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  1. #1
    John Lepps's Avatar
    John Lepps Guest

    Default solution and procedure for cleaning SCT corrector?



    Upon bringing in my SCT from a recent observing session, I've noticed a few
    dew/ frost spots on the corrector as well as some non-fingerprint smudges.
    I lost my Celestron manual, but what is the procedure/ solution content for
    cleaning the corrector?

    Thanks,
    John



  2. #2
    Duke's Avatar
    Duke Guest

    Default solution and procedure for cleaning SCT corrector?

    Goto www.arksky.org and select "guides" from the menu on the left side of
    the screen. About half a screen down on the guides window you will see "ASO
    fine optics CLEANING SYSTEM: Part 1".
    This is probably one of the safest and widely used methods you can use.
    Do keep in mind however, no cleaning at all is usually the best option!
    People with expensive optics often never touch the lens for cleaning or
    otherwise. When selling a good scope you may be asked if the optics have
    ever been cleaned. If you have to answer "YES" you could lose a sale.
    George D
    "John Lepps" <jlepps@jex.net> wrote in message
    news:gHQLd.5164$S3.3351@newsread2.news.atl.earthli nk.net...
    few
    for



  3. #3
    Chris L Peterson's Avatar
    Chris L Peterson Guest

    Default solution and procedure for cleaning SCT corrector?

    On Tue, 01 Feb 2005 19:23:56 GMT, "John Lepps" <jlepps@jex.net> wrote:


    I've had excellent results for many years with Windex and Kleenex, both
    by brand name. Probably more important than the exact formula you use
    for cleaning is the need to gently remove dust first (by brushing,
    blowing, or both). It is doubtful you will ever have problems with a
    cleaning solution damaging the AR coating, but scratches are fairly easy
    to make if you have something abrasive on the surface.

    BTW, it is a good idea to keep the corrector spotless. Unlike a dirty
    mirror, which only has minor impact on the image, a dirty corrector
    seriously degrades contrast if you have any stray light at all hitting
    it. Also, a clean corrector is considerably more resistant to dew
    formation. I clean mine every week or two in the summer when dust and
    pollen is about, and perhaps monthly in the winter.

    _________________________________________________

    Chris L Peterson
    Cloudbait Observatory
    http://www.cloudbait.com

  4. #4
    John Lepps's Avatar
    John Lepps Guest

    Default solution and procedure for cleaning SCT corrector?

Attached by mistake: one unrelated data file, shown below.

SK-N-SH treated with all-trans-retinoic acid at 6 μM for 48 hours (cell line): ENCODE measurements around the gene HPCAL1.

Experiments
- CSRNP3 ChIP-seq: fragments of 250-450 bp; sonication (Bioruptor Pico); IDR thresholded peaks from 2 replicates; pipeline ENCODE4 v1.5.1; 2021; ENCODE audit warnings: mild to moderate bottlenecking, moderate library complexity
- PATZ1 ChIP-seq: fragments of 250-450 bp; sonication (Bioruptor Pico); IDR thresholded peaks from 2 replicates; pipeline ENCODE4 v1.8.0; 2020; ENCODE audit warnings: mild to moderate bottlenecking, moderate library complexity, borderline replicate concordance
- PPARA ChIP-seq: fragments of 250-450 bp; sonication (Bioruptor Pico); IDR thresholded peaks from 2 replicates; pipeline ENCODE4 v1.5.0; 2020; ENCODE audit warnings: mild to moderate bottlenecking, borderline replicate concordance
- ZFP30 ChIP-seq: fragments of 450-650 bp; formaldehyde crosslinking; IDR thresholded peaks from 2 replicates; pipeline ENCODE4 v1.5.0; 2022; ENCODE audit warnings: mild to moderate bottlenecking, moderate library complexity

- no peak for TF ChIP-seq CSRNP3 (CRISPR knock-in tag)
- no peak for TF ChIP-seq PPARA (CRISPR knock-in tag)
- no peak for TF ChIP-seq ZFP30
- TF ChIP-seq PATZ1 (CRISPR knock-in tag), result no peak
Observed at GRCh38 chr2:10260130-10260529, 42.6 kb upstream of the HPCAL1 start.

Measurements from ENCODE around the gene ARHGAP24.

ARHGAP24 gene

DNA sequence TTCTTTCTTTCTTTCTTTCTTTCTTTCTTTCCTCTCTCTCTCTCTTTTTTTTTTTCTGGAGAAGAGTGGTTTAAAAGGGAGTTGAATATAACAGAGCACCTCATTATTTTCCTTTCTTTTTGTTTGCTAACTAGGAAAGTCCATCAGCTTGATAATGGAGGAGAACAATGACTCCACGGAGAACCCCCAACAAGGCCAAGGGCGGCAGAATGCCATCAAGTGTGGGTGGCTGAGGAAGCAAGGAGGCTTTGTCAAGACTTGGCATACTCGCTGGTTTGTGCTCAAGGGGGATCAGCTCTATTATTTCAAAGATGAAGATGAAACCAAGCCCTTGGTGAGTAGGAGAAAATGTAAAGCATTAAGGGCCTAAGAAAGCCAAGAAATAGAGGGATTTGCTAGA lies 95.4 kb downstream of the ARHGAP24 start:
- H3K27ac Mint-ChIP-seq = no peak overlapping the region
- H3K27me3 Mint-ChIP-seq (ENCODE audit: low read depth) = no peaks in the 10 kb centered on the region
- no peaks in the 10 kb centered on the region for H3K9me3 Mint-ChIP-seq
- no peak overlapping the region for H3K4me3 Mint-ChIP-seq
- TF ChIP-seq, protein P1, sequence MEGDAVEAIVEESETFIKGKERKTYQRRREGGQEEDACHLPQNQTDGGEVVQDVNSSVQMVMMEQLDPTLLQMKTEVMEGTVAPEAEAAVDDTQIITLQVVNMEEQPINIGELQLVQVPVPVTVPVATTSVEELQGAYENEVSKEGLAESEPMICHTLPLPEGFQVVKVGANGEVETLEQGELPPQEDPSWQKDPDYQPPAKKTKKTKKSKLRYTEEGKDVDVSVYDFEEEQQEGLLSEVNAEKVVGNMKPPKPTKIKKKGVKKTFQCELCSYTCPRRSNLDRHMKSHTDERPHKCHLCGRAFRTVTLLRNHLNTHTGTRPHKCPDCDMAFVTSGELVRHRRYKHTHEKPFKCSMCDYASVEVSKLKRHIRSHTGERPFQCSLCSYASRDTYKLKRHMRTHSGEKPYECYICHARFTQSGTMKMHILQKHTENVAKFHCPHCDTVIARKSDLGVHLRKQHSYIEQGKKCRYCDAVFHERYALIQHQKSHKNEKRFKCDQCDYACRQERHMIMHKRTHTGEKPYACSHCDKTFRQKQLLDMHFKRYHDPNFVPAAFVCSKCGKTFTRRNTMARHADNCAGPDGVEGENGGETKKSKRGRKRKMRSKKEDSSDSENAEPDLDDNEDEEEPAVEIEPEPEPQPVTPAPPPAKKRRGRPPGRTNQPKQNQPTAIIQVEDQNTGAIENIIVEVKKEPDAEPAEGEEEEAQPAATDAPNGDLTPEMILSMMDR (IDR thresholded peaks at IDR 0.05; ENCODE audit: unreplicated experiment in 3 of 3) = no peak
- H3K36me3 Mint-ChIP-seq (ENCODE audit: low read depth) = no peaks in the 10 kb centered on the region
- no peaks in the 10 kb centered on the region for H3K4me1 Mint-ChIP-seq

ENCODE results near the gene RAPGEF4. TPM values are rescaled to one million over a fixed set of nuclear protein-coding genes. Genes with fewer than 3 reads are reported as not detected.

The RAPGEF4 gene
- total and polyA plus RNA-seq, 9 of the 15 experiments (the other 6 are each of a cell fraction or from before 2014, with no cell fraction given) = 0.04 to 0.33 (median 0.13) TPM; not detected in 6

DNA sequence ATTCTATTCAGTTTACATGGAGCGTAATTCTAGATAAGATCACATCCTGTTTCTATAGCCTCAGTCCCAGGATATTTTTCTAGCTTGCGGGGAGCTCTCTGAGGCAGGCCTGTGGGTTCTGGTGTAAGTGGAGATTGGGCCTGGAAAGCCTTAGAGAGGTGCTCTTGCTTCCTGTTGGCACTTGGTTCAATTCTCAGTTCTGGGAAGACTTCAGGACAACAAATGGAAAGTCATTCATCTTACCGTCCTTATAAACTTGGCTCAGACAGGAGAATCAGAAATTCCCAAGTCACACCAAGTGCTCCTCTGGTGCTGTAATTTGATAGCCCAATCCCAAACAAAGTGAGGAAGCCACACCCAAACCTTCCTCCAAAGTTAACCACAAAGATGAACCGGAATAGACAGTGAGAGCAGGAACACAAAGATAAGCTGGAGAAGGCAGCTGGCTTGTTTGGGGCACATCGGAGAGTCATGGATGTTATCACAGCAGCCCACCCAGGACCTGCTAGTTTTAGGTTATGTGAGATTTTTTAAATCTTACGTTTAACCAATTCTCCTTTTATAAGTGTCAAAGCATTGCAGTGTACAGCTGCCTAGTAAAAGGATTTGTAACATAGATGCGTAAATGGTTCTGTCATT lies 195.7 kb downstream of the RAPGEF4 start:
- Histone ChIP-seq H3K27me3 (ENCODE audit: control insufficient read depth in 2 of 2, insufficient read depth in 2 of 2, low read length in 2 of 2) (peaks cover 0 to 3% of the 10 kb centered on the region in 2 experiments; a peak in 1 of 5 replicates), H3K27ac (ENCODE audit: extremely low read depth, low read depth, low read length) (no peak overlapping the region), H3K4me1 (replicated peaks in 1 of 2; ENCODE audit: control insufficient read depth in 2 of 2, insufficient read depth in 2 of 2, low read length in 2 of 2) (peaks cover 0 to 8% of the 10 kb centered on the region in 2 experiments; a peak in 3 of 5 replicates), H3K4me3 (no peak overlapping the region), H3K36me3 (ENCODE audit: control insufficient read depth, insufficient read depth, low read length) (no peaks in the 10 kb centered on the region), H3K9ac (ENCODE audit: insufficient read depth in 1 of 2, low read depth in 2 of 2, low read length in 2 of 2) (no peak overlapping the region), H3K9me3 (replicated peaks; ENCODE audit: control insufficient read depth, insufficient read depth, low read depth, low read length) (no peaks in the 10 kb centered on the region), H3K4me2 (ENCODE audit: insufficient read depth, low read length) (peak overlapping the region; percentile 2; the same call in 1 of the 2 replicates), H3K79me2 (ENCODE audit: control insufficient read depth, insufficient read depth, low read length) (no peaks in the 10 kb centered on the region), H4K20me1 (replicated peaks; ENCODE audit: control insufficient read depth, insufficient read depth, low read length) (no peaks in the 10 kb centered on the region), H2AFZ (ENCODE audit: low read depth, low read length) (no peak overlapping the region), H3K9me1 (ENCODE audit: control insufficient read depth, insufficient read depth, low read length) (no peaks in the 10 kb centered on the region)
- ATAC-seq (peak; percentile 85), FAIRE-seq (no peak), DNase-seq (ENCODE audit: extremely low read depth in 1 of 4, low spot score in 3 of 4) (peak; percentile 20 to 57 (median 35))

Thank you! I think those are the *best* instructions I've seen regarding
    cleaning specific optics!

    John

    "Duke" <gemduke@bellsouth.net> wrote in message
    news:PTQLd.22786$t67.21780@bignews5.bellsouth.net. ..
    "ASO
    smudges.



  5. #5
    John Lepps's Avatar
    John Lepps Guest

    Default solution and procedure for cleaning SCT corrector?


    "Chris L Peterson" <clp@alumni.caltech.edu> wrote in message
    news:1umvv0hauckep313iekjqqmg339l1f1b6f@4ax.com...
    few
    smudges.
    for

    Yeah, I already tried the routine for trying to blow/ remove "dust".
    However, what I've had is actually pollen stuck to the corrector after many
    nights of dewing. I really wasn't concerned with it, but was concerned with
    some of the small smudges I've gotten, made worse by regular dewing. Those
    had to come off.

    It is doubtful you will ever have problems with a

    I guess that's why I don't apply pressure- just drag the cotton across the
    surface.


    Never had to have your corrector recoated from frequent cleaning? According
    to the great instuctions in the post by Duke, every time an optical surface
    is cleaned, no matter what precautions are taken, some of the optical
    coating comes off. I don't know this for a fact, but that's what I just
    read.

    Thanks for the info.

    John





  6. #6
    Chris L Peterson's Avatar
    Chris L Peterson Guest

    Default solution and procedure for cleaning SCT corrector?

    On Wed, 02 Feb 2005 15:42:24 GMT, "John Lepps" <jlepps@jex.net> wrote:


    Pollen is a big concern- when combined with dew, it produces acids that
    will etch your corrector coatings. The good news is that it won't